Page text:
Here is a quick recap of some fishing related stories from earlier this week.
THE skipper and mate of Britain’s biggest fishing boat have been given two weeks to pay back almost £1 million gained from illegal fish landings in Denmark.
John Peter Duncan, aged 57, and Jerry Ramsay, aged 51, both of Ollaberry, Shetland, must pay £495,000 each as compensation for landing more than 7,600 tonnes of herring and mackerel in the most serious black fish scam ever to reach court.
Earlier this year both men had admitted breaking European fishing regulations by landing the fish in a Danish port and altering their logbooks to conceal the true figures. The matter came to light when Scottish Fishery Protection Agency (SFPA) officers raided the offices of their Lerwick agents LHD and seized records, comparing them to those held in Denmark.
The government has put a stop to fishing for red grouper in the Gulf of Mexico for the remainder of 2005 because the year’s quota of 10.1 million pounds has already been caught. That means restaurants will have to start importing their grouper, probably from Mexico.
The demand for red grouper – the most popular commercial and recreational Gulf of Mexico catch – is so great that the federal government put annual quotas on the harvest several years ago.
This is the second year in a row that the season has been shut down because the quota was reached.
The marine experts from the International Council for the Exploration of the Sea (ICES) say cod stocks in the North Sea remain well below minimum recommended levels and are advising zero catches of the fish in 2006.
Their report advises further reductions in North Sea plaice and sole and a ban on catching deep-sea sharks as part of a complete overhaul of deep sea fisheries.
During a visit to Scotland last month, EU fisheries commissioner Joe Borg warned that Scots fishermen could be among the hardest-hit when the new quotas are introduced.
This Friday, scientists from ICES will release a report calling for a complete overhaul of deep-sea fisheries. Scientists will recommend that all existing deep-sea fisheries should be cutback to low levels until they can demonstrate that they are sustainable. They will advise zero catch of depleted deep-sea sharks, and they will recommend that no new fisheries for deep-sea fish should be allowed until it can be demonstrated that they are capable of being sustainable.
Since the 1980s, dwindling resources on the continental shelves of the North Atlantic have encouraged the development of fisheries in deeper waters – greater than about 400 m. There has been a tendency for fisheries for species such as anglerfish and Greenland halibut to extend into deeper waters, and new fisheries have developed to target the “new” deepwater species that have been found there. Deepwater species such as the argentine or greater silver smelt (Argentina silus) and roundnose grenadier (Coryphaenoides rupestris), which were previously bycatch species have been targeted within the ICES area for the last two decades. Orange roughy (Hoplostethus atlanticus) has been a target species since the early 1990s. Deepwater sharks such as the leafscale gulper shark and Portuguese dogfish have been targeted since the 1980s.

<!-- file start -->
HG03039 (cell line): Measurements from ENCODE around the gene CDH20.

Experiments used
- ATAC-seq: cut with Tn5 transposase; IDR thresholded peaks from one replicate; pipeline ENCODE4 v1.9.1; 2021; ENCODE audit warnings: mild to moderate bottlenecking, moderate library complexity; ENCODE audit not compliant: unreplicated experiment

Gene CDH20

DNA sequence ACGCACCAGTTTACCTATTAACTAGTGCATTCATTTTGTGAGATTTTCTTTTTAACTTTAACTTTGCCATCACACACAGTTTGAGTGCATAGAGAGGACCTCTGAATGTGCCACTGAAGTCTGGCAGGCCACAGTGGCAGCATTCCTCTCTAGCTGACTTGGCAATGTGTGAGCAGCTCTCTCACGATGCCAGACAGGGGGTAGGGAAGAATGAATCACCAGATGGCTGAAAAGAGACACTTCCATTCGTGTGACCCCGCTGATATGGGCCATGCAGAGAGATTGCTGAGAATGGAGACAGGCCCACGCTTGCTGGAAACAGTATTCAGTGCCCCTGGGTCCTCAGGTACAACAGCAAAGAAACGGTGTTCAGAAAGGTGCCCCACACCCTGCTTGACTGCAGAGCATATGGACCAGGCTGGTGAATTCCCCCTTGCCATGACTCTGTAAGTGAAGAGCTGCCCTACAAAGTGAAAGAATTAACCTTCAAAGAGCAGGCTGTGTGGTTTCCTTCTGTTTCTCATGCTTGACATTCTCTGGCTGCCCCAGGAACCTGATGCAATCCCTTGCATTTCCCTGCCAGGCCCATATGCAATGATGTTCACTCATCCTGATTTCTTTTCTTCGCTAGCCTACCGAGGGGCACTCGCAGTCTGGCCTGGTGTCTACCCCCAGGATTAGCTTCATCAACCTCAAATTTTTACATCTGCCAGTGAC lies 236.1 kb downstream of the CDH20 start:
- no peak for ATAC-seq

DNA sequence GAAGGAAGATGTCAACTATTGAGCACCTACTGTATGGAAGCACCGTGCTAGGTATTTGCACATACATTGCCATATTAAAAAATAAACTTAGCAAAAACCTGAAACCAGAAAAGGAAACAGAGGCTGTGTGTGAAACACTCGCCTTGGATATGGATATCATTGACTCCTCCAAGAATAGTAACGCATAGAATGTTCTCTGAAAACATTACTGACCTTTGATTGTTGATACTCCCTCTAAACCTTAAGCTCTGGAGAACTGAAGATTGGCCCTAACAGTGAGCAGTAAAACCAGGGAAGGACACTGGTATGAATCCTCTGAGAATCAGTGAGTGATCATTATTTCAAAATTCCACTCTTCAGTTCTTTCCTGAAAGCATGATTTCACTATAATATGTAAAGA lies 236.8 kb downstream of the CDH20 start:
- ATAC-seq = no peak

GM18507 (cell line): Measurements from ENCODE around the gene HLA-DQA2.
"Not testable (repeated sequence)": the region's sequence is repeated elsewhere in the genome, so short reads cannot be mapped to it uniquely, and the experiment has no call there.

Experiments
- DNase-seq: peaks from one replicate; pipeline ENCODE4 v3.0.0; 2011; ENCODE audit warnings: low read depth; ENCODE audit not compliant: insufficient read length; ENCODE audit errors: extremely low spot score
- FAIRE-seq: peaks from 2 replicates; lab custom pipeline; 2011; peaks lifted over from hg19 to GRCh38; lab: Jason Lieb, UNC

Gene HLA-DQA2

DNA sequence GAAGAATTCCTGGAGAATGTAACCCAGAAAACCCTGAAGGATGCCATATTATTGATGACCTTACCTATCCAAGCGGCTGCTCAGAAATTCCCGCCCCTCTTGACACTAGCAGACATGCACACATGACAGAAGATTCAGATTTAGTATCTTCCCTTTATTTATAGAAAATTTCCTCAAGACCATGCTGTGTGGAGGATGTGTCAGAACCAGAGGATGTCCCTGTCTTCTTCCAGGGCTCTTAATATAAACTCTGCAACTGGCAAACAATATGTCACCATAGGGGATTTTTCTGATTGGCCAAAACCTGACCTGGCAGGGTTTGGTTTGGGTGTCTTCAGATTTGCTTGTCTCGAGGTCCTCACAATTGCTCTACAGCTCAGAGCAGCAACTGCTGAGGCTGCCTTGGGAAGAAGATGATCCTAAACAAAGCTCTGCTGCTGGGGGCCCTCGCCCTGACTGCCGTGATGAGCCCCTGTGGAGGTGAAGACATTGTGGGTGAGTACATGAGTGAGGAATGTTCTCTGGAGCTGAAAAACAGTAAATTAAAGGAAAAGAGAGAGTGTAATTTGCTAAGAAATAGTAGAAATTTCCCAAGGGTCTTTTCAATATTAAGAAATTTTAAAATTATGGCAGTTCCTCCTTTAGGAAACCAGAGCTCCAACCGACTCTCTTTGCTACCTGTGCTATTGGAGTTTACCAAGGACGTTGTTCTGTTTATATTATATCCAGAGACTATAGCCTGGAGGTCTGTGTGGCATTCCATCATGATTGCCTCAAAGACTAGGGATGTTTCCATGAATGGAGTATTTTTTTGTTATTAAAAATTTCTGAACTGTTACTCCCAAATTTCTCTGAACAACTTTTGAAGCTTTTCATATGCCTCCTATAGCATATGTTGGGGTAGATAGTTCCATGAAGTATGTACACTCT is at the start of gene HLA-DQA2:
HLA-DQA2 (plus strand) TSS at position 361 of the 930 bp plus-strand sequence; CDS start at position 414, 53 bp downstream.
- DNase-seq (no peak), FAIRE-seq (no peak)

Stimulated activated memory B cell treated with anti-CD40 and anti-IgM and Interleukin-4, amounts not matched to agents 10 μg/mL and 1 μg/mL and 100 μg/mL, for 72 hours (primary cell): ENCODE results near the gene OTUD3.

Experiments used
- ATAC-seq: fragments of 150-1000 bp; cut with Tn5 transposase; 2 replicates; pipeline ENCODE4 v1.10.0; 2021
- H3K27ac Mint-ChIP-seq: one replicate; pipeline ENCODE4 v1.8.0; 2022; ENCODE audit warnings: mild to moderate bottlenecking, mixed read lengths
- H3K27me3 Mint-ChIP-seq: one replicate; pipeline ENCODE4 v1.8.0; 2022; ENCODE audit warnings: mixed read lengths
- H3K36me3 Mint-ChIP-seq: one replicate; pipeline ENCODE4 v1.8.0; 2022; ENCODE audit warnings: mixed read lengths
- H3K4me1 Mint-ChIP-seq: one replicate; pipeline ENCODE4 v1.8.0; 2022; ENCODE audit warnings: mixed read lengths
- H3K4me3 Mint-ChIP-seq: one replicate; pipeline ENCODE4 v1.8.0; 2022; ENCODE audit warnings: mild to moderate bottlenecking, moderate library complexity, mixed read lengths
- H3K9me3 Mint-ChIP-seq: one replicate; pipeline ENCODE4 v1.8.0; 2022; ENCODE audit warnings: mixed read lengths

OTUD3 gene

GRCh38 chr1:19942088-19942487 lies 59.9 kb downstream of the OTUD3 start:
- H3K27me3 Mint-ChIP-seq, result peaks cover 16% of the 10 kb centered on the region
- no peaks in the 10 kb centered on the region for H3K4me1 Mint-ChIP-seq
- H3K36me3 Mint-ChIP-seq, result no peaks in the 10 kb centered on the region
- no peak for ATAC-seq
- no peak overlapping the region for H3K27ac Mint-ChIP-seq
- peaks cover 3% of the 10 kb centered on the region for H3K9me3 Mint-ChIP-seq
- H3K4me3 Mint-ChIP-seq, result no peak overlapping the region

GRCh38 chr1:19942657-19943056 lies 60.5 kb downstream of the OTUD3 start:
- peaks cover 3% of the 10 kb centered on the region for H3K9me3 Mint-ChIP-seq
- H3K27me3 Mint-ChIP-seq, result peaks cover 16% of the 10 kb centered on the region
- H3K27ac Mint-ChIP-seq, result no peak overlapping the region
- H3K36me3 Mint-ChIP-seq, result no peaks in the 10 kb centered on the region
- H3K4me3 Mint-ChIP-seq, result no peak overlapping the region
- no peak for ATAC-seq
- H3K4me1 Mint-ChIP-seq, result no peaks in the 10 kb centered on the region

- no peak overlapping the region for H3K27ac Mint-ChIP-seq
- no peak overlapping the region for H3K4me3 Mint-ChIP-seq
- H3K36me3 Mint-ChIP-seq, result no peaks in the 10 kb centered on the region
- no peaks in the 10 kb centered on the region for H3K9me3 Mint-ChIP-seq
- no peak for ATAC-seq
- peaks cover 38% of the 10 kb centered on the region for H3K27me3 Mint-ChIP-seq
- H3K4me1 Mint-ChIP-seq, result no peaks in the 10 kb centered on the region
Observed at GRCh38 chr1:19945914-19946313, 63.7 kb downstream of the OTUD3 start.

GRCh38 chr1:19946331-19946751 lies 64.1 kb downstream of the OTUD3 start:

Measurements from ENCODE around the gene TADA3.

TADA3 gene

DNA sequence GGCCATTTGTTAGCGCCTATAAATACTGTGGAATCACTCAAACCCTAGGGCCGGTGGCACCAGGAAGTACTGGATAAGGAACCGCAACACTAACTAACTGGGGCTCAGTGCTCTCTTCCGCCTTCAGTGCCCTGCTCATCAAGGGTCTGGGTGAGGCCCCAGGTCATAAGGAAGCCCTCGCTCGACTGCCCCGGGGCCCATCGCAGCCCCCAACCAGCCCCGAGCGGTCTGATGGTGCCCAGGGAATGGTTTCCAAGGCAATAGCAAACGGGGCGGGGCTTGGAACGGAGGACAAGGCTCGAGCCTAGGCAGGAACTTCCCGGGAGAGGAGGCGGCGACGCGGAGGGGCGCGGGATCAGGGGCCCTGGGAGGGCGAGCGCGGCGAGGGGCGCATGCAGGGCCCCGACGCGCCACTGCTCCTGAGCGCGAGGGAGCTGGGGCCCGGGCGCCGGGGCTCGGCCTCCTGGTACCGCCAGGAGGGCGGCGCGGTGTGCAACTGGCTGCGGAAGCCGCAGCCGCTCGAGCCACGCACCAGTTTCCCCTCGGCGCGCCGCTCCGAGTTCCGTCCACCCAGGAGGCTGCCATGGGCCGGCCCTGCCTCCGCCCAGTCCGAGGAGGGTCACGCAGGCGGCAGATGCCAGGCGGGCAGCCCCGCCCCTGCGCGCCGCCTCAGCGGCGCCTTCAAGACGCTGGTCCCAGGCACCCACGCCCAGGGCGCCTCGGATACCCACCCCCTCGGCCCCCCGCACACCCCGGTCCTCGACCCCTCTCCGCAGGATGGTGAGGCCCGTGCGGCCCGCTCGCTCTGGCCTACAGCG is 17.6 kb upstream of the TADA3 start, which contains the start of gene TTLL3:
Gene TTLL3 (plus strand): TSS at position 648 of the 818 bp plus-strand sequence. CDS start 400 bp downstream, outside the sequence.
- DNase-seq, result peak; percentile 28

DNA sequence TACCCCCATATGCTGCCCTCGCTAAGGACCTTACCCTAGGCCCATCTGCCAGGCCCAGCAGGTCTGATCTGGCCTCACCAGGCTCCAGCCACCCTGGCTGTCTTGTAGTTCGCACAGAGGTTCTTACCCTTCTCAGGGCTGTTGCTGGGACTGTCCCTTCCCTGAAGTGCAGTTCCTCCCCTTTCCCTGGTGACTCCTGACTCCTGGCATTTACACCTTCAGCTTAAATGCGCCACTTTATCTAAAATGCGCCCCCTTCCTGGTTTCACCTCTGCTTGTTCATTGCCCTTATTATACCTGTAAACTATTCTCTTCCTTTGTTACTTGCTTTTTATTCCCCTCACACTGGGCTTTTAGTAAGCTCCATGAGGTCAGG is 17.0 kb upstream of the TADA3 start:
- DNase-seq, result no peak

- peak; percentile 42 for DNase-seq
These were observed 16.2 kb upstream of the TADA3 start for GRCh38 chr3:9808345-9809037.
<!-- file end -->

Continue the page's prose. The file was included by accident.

WARNINGS shots fired by a navy patrol boat and customs vessel have been ignored by an Indonesian fishing boat suspected of illegally fishing in Australian waters.
The fishing boat was boarded yesterday by navy and customers personnel after a chase of several hours.
“The (customs vessel) Roebuck Bay first spotted the vessel,” a Customs spokesman said. “It then began pursuing the vessel, which refused to stop.
The boat, with nine Indonesian crew on board, is being towed back to Darwin where the Australian Fisheries Management Authority will conduct an investigation into its involvement in possible illegal fishing.
A high-seas cat and mouse game was played out in the Arctic waters of the Barents Sea near Northern Norway on Monday after a Russian trawler resisted a Norwegian Coast Guard arrest order and fled with two Norwegian inspectors who had come on board to inspect it.
Two Norwegians from the Coast Guard vessel KV Tromsø, an officer and a crew member—whose names have not been released by authorities—were still on board when the Elektron refused to follow the Norwegian Coast Guard’s orders to proceed to the northern Norwegian city of Tromsø. The captain of the Norwegian Coast Guard ship, according to Russian news outlets and the Norwegian daily Aftenposten, considered firing upon the Russian trawler.
The Russian trawler Elektron had been stopped and boarded by the Norwegian Coast Guard on Saturday morning in the Svalbard Archipelago in the Barents Sea, near the border of an area where fishing rights are between Russia and Norway are disputed. Norway has in the past claimed that it has full sovereignty over these waters. Russia has claimed the opposite.
A spokesman for the Norwegian Coast Guard said Thursday that the organization is glad that the five-day incident involving the Russian trawler detained for alleged fishing violations and two Norwegian inspectors held on board it has been settled. The inspectors boarded the Elektron as the Norwegian Coast Guard tried to arrest it for violating the fishery protection zone, unilaterally set up by Norway off the Svalbard Islands, north of the Arctic Circle.
At the height of the drama Monday night, the Elektron captain called for Russian ships to come to his aid and said the trawler could take radical action against the Norwegian boats, including deliberately colliding with them.